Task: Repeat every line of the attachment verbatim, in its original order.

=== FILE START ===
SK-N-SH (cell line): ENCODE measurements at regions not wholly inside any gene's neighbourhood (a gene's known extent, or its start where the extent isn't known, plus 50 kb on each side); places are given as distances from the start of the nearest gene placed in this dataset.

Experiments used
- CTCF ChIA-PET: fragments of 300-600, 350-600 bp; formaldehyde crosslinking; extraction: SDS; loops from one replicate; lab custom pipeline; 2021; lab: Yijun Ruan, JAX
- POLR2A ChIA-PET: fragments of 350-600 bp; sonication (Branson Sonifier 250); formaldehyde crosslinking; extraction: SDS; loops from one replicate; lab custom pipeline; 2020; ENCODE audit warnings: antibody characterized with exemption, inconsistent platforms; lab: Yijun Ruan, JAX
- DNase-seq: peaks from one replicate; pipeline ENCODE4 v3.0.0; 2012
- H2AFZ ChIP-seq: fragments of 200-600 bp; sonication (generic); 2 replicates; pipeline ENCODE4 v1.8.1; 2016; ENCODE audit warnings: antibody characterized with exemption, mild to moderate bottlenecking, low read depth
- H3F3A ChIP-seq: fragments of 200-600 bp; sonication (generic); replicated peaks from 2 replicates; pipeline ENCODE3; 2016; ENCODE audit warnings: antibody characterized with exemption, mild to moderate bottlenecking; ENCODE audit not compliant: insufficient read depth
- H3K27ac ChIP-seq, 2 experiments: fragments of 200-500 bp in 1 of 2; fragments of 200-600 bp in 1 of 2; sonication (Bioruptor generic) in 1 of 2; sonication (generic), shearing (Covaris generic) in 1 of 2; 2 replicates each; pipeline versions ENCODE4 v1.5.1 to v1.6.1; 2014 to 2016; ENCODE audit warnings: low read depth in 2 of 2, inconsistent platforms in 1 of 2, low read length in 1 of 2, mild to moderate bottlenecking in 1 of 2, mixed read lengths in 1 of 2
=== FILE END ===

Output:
SK-N-SH (cell line): ENCODE measurements at regions not wholly inside any gene's neighbourhood (a gene's known extent, or its start where the extent isn't known, plus 50 kb on each side); places are given as distances from the start of the nearest gene placed in this dataset.

Experiments used
- CTCF ChIA-PET: fragments of 300-600, 350-600 bp; formaldehyde crosslinking; extraction: SDS; loops from one replicate; lab custom pipeline; 2021; lab: Yijun Ruan, JAX
- POLR2A ChIA-PET: fragments of 350-600 bp; sonication (Branson Sonifier 250); formaldehyde crosslinking; extraction: SDS; loops from one replicate; lab custom pipeline; 2020; ENCODE audit warnings: antibody characterized with exemption, inconsistent platforms; lab: Yijun Ruan, JAX
- DNase-seq: peaks from one replicate; pipeline ENCODE4 v3.0.0; 2012
- H2AFZ ChIP-seq: fragments of 200-600 bp; sonication (generic); 2 replicates; pipeline ENCODE4 v1.8.1; 2016; ENCODE audit warnings: antibody characterized with exemption, mild to moderate bottlenecking, low read depth
- H3F3A ChIP-seq: fragments of 200-600 bp; sonication (generic); replicated peaks from 2 replicates; pipeline ENCODE3; 2016; ENCODE audit warnings: antibody characterized with exemption, mild to moderate bottlenecking; ENCODE audit not compliant: insufficient read depth
- H3K27ac ChIP-seq, 2 experiments: fragments of 200-500 bp in 1 of 2; fragments of 200-600 bp in 1 of 2; sonication (Bioruptor generic) in 1 of 2; sonication (generic), shearing (Covaris generic) in 1 of 2; 2 replicates each; pipeline versions ENCODE4 v1.5.1 to v1.6.1; 2014 to 2016; ENCODE audit warnings: low read depth in 2 of 2, inconsistent platforms in 1 of 2, low read length in 1 of 2, mild to moderate bottlenecking in 1 of 2, mixed read lengths in 1 of 2